Gibraltarians will be able to vote in Britain’s referendum on whether to sever ties with the European Union. The franchise for referendum, promised by Prime Minister David Cameron by the end of 2017, will be based on that for a UK general election - meaning Irish, Maltese and Cypriots resident in the UK will get a vote, but other EU citizens will not.
Citizens from most European Union countries living in the UK will be barred from voting. Legislation for the referendum will be introduced to the UK Parliament on Thursday, the day after the Queen's Speech.
The Bill will make clear that the franchise will be based on that for a general election, plus members of the House of Lords and Commonwealth citizens in Gibraltar.
Details about the planned public vote were revealed as European Commission President Jean-Claude Juncker was due to hold talks with PM Cameron at Chequers, the Prime Minister's country residence.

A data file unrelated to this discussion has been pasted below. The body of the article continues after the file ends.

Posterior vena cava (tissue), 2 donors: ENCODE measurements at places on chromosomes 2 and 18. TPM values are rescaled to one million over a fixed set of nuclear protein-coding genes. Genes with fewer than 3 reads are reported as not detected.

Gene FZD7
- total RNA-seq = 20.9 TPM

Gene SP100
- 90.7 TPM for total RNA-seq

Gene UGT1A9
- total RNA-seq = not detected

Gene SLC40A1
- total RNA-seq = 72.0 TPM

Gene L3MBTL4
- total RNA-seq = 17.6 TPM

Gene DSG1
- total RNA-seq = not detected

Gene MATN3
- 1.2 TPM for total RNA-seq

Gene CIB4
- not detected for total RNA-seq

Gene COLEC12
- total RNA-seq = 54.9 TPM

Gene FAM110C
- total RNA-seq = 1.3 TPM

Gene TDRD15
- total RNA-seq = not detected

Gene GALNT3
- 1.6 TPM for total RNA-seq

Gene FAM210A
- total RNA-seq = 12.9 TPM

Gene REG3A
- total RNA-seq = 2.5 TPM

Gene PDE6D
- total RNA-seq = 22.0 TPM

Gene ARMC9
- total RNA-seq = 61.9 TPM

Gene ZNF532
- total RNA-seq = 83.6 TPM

British, Irish and Commonwealth citizens over 18 who are resident in the UK will be eligible to vote, as well as UK nationals resident overseas for less than 15 years.
Eurosceptics had claimed that as many as 1.5 million people from other EU countries could have been allowed to vote in the plebiscite if it had taken place under the rules for local government elections, which citizens of other member states can participate in.
Official figures show the total number of UK parliamentary electors in 2014 was 45.3 million while the number of local government electors was 46.8 million.